Bats are often feared and even more often misunderstood. Bats in the United States, however, are under attack but not from the most likely sources but from a fungal disease. Soon people on the East Coast may not even have to fear bats at all as they may not even exist there in two decades.
While bats are often seen as pests, they actually play a pivotal role in the ecosystems where they reside. There are approximately 1,000 bat species, which is nearly a quarter of all mammalian species discovered to this point. Bats play major roles in insect control and as pollinators, roles which are often forgotten but result in significant savings for farmers. However, it may become glaringly obvious if bat species population numbers plummet.
Bats in North America are currently facing severe declines due to white-nose syndrome caused by a fungal pathogen. Nearly six million bats have succumbed to the disease in nineteen U.S. states and four Canadian provinces. The disease is spreading and decreasing bat populations in some areas by eighty percent. As bats battle the fungal disease, studies have also found that all bat species are also likely to be battling climate change and losing overall.
But in addition to these concerns is the possibility that wind turbines could put pressure on bat populations as well. Due to the aforementioned issues, bat populations are already facing a tough future without issues with wind farms. However, research may prove important for limiting the impact of wind turbines on bat populations, including analyzing where it is best to put turbines and what time of day certain turbines could operate without disturbing nearby populations.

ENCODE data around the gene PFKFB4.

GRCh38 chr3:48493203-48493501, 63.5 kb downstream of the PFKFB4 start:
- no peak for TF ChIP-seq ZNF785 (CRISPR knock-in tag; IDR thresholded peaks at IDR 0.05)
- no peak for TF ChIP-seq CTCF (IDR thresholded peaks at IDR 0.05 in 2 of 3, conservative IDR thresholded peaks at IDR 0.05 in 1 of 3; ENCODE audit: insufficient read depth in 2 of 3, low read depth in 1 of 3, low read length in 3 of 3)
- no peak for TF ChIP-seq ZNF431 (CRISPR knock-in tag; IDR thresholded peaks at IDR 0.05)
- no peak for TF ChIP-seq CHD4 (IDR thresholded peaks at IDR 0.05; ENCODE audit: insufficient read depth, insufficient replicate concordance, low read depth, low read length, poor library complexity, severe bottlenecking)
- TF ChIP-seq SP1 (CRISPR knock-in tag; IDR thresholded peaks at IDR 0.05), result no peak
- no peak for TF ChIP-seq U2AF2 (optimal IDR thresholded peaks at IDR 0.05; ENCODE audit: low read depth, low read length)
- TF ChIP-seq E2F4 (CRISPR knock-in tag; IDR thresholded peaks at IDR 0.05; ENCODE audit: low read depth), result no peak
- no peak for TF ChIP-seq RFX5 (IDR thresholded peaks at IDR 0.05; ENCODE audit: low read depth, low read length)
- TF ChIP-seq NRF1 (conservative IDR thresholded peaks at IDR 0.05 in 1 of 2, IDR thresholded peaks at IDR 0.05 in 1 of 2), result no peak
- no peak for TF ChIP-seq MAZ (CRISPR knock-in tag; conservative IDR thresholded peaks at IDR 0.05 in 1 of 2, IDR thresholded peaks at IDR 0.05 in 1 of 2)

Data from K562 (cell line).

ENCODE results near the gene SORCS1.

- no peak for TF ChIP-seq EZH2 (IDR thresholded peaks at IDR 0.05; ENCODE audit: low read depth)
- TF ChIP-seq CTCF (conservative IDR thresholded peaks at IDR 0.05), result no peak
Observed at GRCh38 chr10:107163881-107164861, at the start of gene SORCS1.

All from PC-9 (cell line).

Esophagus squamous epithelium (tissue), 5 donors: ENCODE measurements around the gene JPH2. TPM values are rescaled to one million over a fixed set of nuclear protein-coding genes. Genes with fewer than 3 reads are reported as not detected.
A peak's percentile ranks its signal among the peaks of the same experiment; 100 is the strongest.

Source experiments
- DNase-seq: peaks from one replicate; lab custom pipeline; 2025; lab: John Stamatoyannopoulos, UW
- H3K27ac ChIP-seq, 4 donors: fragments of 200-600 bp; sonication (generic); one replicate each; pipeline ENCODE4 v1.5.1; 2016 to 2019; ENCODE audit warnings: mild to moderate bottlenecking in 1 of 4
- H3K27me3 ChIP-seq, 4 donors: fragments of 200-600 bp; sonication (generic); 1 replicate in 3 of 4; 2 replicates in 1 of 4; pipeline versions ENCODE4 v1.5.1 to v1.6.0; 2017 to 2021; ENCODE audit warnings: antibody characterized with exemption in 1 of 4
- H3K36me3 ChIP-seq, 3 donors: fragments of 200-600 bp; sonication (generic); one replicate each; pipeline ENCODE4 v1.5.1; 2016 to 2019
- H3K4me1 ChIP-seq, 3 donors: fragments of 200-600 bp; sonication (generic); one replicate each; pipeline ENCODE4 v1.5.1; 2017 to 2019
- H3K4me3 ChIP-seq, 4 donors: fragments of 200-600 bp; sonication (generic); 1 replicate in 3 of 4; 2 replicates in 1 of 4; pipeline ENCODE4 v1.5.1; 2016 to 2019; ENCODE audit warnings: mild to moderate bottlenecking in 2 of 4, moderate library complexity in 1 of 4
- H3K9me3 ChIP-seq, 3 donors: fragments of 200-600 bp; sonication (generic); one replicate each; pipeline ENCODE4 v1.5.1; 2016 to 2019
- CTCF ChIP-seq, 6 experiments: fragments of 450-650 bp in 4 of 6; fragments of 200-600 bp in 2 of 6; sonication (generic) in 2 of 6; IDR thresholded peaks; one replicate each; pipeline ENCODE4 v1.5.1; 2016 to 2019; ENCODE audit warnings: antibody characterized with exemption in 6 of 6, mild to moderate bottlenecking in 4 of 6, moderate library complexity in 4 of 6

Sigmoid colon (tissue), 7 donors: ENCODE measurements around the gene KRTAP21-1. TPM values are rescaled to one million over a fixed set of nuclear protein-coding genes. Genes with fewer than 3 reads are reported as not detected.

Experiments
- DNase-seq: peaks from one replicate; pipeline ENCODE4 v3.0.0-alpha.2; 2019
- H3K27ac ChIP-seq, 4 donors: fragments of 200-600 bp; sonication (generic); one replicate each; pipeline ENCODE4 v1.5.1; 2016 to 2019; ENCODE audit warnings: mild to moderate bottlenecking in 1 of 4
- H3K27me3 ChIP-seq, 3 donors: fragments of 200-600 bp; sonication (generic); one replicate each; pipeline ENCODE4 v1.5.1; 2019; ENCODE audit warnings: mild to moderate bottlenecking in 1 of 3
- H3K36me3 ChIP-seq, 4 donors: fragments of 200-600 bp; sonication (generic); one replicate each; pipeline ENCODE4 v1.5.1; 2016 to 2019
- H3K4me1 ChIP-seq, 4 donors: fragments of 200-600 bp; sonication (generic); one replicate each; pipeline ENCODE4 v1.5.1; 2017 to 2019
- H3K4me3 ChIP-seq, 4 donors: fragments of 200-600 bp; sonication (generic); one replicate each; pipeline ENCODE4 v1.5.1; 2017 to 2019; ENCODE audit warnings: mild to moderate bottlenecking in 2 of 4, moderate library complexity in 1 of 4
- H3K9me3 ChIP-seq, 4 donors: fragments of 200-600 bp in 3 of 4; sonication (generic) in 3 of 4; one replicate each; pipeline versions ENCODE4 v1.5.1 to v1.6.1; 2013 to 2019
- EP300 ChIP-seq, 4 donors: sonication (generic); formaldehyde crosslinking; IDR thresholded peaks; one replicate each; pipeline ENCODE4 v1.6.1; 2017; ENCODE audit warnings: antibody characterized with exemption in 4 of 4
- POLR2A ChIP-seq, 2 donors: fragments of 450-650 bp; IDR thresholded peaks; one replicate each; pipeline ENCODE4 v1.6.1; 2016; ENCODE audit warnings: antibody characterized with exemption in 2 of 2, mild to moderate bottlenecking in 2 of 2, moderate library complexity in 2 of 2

Recently zoologists in Wyoming analyzed bat populations near where wind turbines could be placed in the future. The zoologists caught bats to analyze what species are found in the area as particular species in Wyoming appear to be more susceptible to turbine death than others, such as the silver-haired bat. The research may prove important as Wyoming is a major hub for wind farm growth.
The main concern for bats and wind turbines is not in fact bats striking the turbines. Bats are able to avoid the turbines themselves, however, they are extremely vulnerable to what is referred to as barotrauma. This occurs when pressure changes near the turbines cause the capillaries in the bat’s lungs to burst, subsequently leading to death.
Research into the impact of wind turbines on bats may prove pivotal to keeping bat populations healthy in wind farm-friendly regions. As climate change has been found to be a concern for bats, it would be sadly ironic if the ultimate downfall of bats were to be a tool to reduce the impact of greenhouse gases and climate change.